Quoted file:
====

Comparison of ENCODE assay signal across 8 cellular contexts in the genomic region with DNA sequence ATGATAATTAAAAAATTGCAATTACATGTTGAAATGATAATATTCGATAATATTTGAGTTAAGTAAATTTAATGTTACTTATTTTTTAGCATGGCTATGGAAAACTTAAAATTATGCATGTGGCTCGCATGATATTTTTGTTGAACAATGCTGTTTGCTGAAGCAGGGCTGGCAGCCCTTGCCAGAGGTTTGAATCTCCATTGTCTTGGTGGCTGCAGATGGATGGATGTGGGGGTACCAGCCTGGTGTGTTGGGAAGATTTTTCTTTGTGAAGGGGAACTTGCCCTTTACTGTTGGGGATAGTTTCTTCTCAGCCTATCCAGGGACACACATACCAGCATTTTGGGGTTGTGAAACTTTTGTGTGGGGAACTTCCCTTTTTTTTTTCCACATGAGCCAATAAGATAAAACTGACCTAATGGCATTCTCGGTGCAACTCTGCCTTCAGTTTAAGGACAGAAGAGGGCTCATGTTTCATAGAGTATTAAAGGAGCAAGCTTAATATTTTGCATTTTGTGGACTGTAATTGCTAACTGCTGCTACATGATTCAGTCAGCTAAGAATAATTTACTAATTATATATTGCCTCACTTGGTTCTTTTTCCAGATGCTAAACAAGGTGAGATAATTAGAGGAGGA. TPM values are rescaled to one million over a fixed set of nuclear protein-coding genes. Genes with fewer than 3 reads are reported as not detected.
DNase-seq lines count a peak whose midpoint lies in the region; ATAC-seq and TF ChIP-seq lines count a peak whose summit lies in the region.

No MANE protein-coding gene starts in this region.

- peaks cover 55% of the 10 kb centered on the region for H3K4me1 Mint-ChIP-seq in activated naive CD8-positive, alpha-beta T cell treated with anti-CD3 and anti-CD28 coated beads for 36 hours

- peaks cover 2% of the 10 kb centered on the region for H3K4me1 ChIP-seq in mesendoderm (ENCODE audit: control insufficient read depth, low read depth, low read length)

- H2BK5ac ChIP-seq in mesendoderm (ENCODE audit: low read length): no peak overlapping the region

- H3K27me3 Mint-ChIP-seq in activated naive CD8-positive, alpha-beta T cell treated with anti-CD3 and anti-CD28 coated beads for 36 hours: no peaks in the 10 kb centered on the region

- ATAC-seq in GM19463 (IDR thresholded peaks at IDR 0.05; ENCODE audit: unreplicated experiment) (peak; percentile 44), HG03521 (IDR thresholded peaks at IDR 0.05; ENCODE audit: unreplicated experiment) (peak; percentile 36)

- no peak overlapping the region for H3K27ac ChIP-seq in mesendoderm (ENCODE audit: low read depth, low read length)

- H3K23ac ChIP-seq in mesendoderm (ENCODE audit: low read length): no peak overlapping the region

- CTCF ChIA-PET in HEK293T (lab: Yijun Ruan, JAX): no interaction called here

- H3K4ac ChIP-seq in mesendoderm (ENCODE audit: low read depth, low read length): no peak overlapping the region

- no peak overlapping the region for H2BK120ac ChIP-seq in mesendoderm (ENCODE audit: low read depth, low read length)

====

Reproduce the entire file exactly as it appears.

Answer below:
Comparison of ENCODE assay signal across 8 cellular contexts in the genomic region with DNA sequence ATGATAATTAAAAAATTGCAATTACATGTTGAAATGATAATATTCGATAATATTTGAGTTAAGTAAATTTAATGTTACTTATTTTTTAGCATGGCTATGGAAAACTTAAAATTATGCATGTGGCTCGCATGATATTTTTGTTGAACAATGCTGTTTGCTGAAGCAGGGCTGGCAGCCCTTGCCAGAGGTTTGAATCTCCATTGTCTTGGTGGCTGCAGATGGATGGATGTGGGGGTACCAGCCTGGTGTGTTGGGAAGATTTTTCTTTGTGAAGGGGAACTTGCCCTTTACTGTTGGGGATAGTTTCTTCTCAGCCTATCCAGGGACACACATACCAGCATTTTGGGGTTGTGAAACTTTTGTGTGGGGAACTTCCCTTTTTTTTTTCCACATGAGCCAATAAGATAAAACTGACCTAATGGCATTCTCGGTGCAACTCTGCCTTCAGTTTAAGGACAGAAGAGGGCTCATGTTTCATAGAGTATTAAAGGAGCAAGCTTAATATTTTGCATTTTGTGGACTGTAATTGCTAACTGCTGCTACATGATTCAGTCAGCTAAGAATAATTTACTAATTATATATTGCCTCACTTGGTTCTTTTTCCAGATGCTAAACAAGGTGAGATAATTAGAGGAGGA. TPM values are rescaled to one million over a fixed set of nuclear protein-coding genes. Genes with fewer than 3 reads are reported as not detected.
DNase-seq lines count a peak whose midpoint lies in the region; ATAC-seq and TF ChIP-seq lines count a peak whose summit lies in the region.

No MANE protein-coding gene starts in this region.

- peaks cover 55% of the 10 kb centered on the region for H3K4me1 Mint-ChIP-seq in activated naive CD8-positive, alpha-beta T cell treated with anti-CD3 and anti-CD28 coated beads for 36 hours

- peaks cover 2% of the 10 kb centered on the region for H3K4me1 ChIP-seq in mesendoderm (ENCODE audit: control insufficient read depth, low read depth, low read length)

- H2BK5ac ChIP-seq in mesendoderm (ENCODE audit: low read length): no peak overlapping the region

- H3K27me3 Mint-ChIP-seq in activated naive CD8-positive, alpha-beta T cell treated with anti-CD3 and anti-CD28 coated beads for 36 hours: no peaks in the 10 kb centered on the region

- ATAC-seq in GM19463 (IDR thresholded peaks at IDR 0.05; ENCODE audit: unreplicated experiment) (peak; percentile 44), HG03521 (IDR thresholded peaks at IDR 0.05; ENCODE audit: unreplicated experiment) (peak; percentile 36)

- no peak overlapping the region for H3K27ac ChIP-seq in mesendoderm (ENCODE audit: low read depth, low read length)

- H3K23ac ChIP-seq in mesendoderm (ENCODE audit: low read length): no peak overlapping the region

- CTCF ChIA-PET in HEK293T (lab: Yijun Ruan, JAX): no interaction called here

- H3K4ac ChIP-seq in mesendoderm (ENCODE audit: low read depth, low read length): no peak overlapping the region

- no peak overlapping the region for H2BK120ac ChIP-seq in mesendoderm (ENCODE audit: low read depth, low read length)